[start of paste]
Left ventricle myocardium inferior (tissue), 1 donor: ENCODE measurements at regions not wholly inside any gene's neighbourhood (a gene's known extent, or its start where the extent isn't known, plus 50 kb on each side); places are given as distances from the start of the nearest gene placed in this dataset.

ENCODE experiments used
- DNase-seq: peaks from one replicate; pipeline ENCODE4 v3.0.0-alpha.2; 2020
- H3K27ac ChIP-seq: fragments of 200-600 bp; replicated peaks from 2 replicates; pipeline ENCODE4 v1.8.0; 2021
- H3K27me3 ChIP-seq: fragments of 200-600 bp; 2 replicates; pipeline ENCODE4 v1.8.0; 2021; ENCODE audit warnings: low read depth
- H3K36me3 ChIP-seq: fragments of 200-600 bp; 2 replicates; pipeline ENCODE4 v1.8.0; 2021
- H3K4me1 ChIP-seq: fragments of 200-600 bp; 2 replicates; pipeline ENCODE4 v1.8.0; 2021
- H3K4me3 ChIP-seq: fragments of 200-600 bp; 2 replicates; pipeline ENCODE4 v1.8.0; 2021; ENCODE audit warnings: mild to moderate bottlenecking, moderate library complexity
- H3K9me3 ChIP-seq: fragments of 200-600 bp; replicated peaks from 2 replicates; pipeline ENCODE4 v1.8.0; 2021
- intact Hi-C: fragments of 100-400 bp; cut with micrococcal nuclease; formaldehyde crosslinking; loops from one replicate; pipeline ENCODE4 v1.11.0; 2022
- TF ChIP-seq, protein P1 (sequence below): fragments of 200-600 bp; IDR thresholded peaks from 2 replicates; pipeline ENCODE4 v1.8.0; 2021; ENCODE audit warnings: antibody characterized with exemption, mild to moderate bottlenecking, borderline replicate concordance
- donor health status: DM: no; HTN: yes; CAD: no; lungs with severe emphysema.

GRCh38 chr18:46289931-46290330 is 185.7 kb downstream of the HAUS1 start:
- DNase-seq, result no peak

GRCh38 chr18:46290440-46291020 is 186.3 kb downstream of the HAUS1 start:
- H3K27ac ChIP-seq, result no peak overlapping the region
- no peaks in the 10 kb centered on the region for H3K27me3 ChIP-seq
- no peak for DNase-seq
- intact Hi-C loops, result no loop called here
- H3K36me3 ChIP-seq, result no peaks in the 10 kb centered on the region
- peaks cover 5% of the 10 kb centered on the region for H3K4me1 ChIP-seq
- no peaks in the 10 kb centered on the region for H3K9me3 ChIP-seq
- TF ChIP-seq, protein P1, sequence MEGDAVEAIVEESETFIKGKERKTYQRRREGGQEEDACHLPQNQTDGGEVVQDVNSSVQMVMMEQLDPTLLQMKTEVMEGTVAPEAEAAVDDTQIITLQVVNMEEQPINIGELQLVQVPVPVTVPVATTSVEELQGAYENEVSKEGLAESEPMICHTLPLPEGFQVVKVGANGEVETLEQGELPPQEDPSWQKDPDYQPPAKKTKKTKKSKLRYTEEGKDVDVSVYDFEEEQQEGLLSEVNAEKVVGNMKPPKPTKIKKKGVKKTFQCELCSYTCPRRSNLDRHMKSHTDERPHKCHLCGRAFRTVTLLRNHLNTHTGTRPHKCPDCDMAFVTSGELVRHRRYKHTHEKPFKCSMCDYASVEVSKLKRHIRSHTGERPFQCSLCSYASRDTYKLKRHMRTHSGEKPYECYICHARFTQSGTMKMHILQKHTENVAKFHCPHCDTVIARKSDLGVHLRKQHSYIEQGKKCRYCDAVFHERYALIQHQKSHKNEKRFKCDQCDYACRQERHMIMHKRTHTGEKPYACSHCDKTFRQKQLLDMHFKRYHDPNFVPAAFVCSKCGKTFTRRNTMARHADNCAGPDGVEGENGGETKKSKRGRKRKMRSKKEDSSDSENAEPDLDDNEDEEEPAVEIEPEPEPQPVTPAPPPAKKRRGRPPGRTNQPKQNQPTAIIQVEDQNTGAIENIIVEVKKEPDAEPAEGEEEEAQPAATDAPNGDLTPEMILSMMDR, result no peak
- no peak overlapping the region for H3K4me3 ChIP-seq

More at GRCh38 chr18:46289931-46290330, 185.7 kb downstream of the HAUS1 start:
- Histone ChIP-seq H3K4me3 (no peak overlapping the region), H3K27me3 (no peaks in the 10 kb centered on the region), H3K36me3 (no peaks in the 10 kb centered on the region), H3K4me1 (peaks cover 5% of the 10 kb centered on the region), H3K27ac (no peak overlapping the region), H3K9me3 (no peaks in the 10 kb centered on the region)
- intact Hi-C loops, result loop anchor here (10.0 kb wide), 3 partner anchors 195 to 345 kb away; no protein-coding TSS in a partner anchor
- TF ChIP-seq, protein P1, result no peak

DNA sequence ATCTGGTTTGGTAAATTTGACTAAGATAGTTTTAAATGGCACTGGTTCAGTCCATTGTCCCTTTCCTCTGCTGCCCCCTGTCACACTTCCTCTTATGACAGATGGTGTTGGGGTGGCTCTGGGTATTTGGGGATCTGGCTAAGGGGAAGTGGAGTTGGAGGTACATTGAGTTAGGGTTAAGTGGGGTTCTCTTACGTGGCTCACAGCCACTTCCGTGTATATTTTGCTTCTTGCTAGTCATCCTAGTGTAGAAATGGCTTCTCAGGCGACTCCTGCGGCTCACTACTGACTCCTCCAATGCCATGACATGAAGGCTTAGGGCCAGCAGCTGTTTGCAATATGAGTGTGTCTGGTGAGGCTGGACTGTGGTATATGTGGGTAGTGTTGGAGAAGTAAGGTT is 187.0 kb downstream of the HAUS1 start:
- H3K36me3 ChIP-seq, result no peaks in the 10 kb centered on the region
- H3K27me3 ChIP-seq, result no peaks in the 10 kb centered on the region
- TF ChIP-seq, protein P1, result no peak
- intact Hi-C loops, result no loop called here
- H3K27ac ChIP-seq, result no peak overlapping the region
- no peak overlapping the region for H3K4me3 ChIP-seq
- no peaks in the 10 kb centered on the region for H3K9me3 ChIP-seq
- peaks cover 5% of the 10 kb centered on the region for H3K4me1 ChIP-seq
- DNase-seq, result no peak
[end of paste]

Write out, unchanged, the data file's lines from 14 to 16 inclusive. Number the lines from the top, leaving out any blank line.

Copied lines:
- DNase-seq, result no peak

GRCh38 chr18:46290440-46291020 is 186.3 kb downstream of the HAUS1 start:
- H3K27ac ChIP-seq, result no peak overlapping the region